Fish, Motion Sickness, and the Story of Cocculus Indicus

Last updated on September 12th, 2022 at 01:37 pm

Deep in the tropical groves of Southeast Asia grows a wild vine-y shrub called Anamirta cocculus. It has large, heart-shaped leaves and twines itself onto other forest plants for support. And while it may look harmless enough, the plant bears small round berries containing very potent seeds, which have been used in food and medicine for centuries.

The fruit of Anamirta cocculus goes by many names, some offering a clue to their usage. In English, they’re commonly known as “fish berry” referring to their use as a method of fishing. The berry’s seeds contain a powerful alkaloid called picrotoxin. In Southeast Asia, fishermen would sprinkle them into the water to stun fish, making them easier to capture. Other names of the berry include Levant nut, poison berry, and Indian cockle.

Because of this inebriating quality, fish berry found its way into beer. Unscrupulous brewers relied on the fruit to impart bitter flavoring and to make their beers more intoxicating. Beer purity laws across Europe eventually outlawed this practice.

Medicinally, picrotoxin extracted from the berries has been used for night sweats, epilepsy and as a stimulant, but this use is rare nowadays. Today, the dried and powdered seeds are mainly used in homeopathy as a motion sickness medicine. In homeopathic form, it’s prepared and highly diluted in a way that removes the seed’s toxic properties. The Homeopathic Pharmacopoeia of the United States (HPUS) has determined homeopathic dilutions of Cocculus indicus 6X and above are safe to be sold as over-the-counter medicines.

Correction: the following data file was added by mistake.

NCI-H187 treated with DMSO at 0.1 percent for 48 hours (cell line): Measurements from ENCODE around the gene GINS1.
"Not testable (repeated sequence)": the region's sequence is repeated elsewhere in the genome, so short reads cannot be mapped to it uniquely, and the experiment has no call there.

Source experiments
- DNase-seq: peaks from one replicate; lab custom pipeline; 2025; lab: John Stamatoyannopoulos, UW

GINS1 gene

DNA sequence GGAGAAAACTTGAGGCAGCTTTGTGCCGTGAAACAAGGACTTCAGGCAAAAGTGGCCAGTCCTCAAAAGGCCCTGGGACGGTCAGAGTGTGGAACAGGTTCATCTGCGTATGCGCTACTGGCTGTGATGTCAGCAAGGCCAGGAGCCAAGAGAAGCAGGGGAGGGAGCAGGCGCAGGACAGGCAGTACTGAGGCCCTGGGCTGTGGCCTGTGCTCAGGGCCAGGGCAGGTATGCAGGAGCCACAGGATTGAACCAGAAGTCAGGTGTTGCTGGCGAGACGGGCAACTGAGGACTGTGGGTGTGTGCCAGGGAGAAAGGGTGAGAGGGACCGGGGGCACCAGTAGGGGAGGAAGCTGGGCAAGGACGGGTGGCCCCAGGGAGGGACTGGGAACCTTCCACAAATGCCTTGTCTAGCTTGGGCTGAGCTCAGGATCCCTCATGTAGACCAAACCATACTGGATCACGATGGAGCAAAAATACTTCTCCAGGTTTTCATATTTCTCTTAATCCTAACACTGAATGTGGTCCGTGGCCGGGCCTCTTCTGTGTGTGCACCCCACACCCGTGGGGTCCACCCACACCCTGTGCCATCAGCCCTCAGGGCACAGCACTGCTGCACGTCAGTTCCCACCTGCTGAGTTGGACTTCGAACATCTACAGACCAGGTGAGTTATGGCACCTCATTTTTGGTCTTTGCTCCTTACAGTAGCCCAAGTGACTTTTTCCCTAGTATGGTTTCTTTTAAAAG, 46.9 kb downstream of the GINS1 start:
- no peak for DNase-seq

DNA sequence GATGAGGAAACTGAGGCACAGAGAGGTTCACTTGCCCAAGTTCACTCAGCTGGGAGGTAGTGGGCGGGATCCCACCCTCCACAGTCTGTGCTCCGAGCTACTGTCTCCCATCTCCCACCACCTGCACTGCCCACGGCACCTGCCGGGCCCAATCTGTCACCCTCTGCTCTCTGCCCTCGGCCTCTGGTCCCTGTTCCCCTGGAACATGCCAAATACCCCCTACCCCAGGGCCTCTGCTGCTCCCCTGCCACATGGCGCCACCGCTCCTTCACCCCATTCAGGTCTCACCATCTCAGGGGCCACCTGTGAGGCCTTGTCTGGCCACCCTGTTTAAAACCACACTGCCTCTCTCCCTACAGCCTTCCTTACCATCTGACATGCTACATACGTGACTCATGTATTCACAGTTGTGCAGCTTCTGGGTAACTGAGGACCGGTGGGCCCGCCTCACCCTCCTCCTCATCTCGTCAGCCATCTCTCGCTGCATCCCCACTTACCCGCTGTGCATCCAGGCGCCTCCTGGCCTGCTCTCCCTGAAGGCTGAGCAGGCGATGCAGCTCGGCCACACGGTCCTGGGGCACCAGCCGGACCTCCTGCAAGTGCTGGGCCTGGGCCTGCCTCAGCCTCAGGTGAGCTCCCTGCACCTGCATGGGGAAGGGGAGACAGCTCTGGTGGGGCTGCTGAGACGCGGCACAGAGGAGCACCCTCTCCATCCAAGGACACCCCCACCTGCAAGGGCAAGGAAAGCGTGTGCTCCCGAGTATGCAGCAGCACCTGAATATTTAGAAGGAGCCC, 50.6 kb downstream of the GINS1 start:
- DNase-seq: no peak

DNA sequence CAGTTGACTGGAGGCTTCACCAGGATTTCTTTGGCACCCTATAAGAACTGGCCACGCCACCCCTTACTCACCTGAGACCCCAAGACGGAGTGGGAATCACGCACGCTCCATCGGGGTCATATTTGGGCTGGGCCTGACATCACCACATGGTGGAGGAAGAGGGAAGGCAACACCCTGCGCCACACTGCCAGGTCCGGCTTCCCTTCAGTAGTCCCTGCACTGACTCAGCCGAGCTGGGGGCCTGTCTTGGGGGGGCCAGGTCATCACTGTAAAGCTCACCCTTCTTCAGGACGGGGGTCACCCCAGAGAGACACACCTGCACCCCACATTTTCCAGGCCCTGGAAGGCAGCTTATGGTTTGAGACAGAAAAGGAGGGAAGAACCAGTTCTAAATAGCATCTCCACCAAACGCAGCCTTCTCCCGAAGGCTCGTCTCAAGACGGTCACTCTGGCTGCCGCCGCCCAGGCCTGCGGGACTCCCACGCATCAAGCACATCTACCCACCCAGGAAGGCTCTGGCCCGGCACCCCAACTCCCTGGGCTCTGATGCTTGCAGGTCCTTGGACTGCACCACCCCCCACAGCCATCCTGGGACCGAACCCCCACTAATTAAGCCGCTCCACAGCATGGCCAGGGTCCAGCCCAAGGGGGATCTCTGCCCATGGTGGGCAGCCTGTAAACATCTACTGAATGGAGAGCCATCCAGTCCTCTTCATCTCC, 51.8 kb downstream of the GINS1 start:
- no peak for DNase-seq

Homeopathic Cocculus indicus relieves nausea from motion sickness or other causes that is improved by lying down.* It’s especially useful when symptoms like nausea, tiredness, dizziness, and weakness are triggered by jet lag or working night shifts. To use, dissolve five pellets of Cocculus indicus 6C under the tongue every hour as needed. For planned trips, take five pellets three times a day on the day before travel, and then five more pellets just before leaving.

Cocculus indicus is available as a “blue tube” single medicine. You’ll also find it as one of the active ingredients in MotionCalm and NauseaCalm. For more on the homeopathic uses of Boiron Cocculus indicus, click here to watch this video featuring Dr. Gary Kracoff, NMD, RPh.

*Claims based on traditional homeopathic practice, not accepted medical evidence. Not FDA evaluated.

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2 thoughts on “Fish, Motion Sickness, and the Story of Cocculus Indicus”

  1. I frequently get dizzy spells and nausea from sinus problem and eye strain and this product in 30 dose works for me along with Causticum 30. I’m going to try the 6 dose.

    1. Hi Donna, Cocculus indicus (and our MotionCalm medicine that includes this ingredient) is indicated for dizziness, nausea, and vomiting. However, we recommend checking with your doctor if you experience symptoms for more 2 days as vertigo could be caused by an underlying condition requiring attention.

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